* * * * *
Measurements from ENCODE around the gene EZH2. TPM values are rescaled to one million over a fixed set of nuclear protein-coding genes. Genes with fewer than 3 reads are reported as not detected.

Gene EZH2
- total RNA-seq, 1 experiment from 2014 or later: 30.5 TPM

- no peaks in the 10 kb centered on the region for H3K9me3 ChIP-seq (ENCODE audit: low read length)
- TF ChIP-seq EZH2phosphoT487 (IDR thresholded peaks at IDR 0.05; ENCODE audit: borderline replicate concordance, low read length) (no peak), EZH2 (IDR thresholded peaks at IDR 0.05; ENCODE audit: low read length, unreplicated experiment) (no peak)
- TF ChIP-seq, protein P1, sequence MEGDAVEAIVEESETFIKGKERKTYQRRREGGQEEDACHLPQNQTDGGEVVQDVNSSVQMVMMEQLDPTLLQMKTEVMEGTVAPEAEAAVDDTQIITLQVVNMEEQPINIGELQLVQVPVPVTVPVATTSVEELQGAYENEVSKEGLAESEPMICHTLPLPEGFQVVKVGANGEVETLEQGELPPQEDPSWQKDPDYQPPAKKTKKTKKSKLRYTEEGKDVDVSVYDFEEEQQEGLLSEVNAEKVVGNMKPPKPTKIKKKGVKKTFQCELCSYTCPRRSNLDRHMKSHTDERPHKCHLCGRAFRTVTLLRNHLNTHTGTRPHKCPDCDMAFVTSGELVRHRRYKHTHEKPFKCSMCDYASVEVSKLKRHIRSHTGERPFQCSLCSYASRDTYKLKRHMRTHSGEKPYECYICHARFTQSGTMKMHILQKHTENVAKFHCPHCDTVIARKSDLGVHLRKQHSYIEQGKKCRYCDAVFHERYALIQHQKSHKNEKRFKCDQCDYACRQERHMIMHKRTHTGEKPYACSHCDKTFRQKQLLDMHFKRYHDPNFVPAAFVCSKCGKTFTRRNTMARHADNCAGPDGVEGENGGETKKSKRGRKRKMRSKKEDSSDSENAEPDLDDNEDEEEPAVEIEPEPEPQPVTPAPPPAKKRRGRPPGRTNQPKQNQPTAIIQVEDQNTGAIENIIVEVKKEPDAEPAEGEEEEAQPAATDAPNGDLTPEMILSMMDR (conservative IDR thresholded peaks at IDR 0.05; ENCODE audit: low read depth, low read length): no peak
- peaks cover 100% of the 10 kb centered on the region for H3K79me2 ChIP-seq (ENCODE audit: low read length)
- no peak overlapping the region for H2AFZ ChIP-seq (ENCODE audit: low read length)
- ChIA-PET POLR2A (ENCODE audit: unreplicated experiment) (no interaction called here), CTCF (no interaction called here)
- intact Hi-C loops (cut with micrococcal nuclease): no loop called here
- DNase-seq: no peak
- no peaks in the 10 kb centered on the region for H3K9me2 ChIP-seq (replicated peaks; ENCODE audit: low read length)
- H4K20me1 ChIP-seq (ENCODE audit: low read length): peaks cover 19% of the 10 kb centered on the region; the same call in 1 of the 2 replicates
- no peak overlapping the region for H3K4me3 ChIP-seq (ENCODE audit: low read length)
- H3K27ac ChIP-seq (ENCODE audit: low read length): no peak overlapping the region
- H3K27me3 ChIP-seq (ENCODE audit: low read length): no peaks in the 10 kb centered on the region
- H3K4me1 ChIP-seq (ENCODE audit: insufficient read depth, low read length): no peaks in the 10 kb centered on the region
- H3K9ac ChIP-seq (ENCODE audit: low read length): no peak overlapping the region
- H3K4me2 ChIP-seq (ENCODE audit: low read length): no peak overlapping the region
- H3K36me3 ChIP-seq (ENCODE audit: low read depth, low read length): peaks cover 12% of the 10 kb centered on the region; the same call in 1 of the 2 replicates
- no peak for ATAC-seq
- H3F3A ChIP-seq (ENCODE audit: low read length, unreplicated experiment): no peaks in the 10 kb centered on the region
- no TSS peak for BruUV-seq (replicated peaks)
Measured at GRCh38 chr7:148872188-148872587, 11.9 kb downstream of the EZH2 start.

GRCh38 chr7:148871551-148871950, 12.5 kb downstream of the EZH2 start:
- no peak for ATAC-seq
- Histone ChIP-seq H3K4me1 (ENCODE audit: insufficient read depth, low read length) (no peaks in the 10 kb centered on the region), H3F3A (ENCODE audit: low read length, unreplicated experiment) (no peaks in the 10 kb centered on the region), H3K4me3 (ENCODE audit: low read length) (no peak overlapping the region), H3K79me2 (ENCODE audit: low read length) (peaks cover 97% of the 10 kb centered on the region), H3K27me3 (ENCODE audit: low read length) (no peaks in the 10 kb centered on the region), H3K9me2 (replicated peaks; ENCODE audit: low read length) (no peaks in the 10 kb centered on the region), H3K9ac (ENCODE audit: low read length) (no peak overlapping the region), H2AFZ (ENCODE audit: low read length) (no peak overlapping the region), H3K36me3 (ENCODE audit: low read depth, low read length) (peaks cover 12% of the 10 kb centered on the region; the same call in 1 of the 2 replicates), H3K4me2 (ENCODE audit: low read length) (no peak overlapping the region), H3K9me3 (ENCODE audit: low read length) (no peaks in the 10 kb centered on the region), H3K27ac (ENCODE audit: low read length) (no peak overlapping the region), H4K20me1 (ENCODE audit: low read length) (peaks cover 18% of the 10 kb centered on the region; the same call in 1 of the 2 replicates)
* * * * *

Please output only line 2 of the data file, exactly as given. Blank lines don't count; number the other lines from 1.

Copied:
Gene EZH2